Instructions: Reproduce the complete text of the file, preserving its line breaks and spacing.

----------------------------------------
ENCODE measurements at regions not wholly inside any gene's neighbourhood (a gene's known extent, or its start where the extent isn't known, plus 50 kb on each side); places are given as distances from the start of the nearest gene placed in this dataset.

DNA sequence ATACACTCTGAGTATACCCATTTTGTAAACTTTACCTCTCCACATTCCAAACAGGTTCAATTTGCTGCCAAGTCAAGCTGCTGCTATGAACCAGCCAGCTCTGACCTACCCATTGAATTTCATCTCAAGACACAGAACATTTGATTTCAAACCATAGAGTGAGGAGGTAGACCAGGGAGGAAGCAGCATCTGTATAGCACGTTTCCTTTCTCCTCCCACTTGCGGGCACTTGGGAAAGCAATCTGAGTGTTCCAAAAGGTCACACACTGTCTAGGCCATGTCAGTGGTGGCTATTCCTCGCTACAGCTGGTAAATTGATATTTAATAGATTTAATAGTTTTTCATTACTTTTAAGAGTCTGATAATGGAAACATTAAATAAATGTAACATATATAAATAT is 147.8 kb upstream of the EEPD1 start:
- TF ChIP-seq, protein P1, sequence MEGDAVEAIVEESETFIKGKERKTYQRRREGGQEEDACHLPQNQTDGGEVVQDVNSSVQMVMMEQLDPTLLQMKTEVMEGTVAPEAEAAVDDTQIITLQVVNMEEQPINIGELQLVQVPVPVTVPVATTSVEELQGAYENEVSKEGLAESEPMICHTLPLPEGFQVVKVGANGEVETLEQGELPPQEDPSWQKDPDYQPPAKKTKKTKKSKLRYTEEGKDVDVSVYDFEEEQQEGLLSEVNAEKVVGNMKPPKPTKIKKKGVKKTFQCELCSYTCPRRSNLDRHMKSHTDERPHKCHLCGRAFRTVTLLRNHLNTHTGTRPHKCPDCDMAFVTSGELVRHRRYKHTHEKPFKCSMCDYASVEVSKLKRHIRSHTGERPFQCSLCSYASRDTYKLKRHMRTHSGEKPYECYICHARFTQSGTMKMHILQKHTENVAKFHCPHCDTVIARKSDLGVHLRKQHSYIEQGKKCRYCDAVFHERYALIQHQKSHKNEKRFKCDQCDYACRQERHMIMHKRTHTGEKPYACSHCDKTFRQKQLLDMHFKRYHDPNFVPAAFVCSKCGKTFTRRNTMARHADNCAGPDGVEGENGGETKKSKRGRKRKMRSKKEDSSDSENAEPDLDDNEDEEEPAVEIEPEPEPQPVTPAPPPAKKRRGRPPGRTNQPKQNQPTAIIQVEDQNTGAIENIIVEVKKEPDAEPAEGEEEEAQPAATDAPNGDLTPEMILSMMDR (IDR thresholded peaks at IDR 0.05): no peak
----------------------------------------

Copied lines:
ENCODE measurements at regions not wholly inside any gene's neighbourhood (a gene's known extent, or its start where the extent isn't known, plus 50 kb on each side); places are given as distances from the start of the nearest gene placed in this dataset.

DNA sequence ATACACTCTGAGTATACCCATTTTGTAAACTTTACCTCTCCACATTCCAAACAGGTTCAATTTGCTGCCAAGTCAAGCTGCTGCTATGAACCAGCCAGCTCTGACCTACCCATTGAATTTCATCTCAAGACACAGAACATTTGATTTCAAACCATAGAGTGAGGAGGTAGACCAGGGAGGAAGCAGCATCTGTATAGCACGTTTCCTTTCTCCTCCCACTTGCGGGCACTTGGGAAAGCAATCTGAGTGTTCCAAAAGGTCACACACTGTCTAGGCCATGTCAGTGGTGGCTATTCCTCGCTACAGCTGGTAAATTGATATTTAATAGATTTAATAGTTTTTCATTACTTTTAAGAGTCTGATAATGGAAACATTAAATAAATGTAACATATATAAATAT is 147.8 kb upstream of the EEPD1 start:
- TF ChIP-seq, protein P1, sequence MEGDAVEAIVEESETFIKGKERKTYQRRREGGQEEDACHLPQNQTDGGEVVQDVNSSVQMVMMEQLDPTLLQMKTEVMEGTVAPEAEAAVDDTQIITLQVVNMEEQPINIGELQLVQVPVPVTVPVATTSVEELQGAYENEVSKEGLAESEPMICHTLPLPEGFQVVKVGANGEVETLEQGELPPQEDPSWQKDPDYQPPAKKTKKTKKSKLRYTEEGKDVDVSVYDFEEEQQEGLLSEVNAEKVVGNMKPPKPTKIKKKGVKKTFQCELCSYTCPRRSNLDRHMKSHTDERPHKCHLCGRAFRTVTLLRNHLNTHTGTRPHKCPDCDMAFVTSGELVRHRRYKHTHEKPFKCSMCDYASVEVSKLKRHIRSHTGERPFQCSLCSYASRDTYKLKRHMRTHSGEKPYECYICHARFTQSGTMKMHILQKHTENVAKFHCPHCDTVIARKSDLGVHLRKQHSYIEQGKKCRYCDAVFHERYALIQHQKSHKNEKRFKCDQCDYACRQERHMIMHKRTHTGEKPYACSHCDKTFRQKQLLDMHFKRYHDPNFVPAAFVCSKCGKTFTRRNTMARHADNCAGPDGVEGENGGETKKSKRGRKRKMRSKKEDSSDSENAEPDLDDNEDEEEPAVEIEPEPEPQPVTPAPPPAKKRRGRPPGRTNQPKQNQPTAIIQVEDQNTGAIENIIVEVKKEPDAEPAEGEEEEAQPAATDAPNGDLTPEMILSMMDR (IDR thresholded peaks at IDR 0.05): no peak